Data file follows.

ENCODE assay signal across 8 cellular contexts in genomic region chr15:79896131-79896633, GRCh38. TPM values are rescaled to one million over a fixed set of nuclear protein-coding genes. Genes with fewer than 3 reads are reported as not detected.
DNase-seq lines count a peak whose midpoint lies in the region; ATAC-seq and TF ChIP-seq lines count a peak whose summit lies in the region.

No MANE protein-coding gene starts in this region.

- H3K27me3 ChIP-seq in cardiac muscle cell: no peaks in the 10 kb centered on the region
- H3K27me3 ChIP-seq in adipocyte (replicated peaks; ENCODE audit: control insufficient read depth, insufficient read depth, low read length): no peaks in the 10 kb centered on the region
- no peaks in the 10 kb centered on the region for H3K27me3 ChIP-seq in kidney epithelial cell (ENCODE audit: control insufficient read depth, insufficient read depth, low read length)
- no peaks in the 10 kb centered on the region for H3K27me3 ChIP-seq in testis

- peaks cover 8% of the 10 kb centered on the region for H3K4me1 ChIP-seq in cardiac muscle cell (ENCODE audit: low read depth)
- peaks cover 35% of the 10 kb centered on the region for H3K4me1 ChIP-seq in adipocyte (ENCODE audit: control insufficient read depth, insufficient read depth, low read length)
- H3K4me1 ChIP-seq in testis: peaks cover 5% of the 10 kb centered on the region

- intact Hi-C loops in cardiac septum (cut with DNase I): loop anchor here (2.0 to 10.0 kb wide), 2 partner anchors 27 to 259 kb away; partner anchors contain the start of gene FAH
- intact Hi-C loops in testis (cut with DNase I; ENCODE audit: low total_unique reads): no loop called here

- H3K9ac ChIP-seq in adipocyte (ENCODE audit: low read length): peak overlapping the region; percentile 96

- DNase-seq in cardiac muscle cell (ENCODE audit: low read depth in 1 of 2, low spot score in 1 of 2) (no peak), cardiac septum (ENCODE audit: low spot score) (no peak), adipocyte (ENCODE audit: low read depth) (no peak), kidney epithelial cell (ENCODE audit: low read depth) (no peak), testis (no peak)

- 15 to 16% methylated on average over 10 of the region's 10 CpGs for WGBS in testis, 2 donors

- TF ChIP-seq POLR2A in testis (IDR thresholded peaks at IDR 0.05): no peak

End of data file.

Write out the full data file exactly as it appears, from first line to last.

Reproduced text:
ENCODE assay signal across 8 cellular contexts in genomic region chr15:79896131-79896633, GRCh38. TPM values are rescaled to one million over a fixed set of nuclear protein-coding genes. Genes with fewer than 3 reads are reported as not detected.
DNase-seq lines count a peak whose midpoint lies in the region; ATAC-seq and TF ChIP-seq lines count a peak whose summit lies in the region.

No MANE protein-coding gene starts in this region.

- H3K27me3 ChIP-seq in cardiac muscle cell: no peaks in the 10 kb centered on the region
- H3K27me3 ChIP-seq in adipocyte (replicated peaks; ENCODE audit: control insufficient read depth, insufficient read depth, low read length): no peaks in the 10 kb centered on the region
- no peaks in the 10 kb centered on the region for H3K27me3 ChIP-seq in kidney epithelial cell (ENCODE audit: control insufficient read depth, insufficient read depth, low read length)
- no peaks in the 10 kb centered on the region for H3K27me3 ChIP-seq in testis

- peaks cover 8% of the 10 kb centered on the region for H3K4me1 ChIP-seq in cardiac muscle cell (ENCODE audit: low read depth)
- peaks cover 35% of the 10 kb centered on the region for H3K4me1 ChIP-seq in adipocyte (ENCODE audit: control insufficient read depth, insufficient read depth, low read length)
- H3K4me1 ChIP-seq in testis: peaks cover 5% of the 10 kb centered on the region

- intact Hi-C loops in cardiac septum (cut with DNase I): loop anchor here (2.0 to 10.0 kb wide), 2 partner anchors 27 to 259 kb away; partner anchors contain the start of gene FAH
- intact Hi-C loops in testis (cut with DNase I; ENCODE audit: low total_unique reads): no loop called here

- H3K9ac ChIP-seq in adipocyte (ENCODE audit: low read length): peak overlapping the region; percentile 96

- DNase-seq in cardiac muscle cell (ENCODE audit: low read depth in 1 of 2, low spot score in 1 of 2) (no peak), cardiac septum (ENCODE audit: low spot score) (no peak), adipocyte (ENCODE audit: low read depth) (no peak), kidney epithelial cell (ENCODE audit: low read depth) (no peak), testis (no peak)

- 15 to 16% methylated on average over 10 of the region's 10 CpGs for WGBS in testis, 2 donors

- TF ChIP-seq POLR2A in testis (IDR thresholded peaks at IDR 0.05): no peak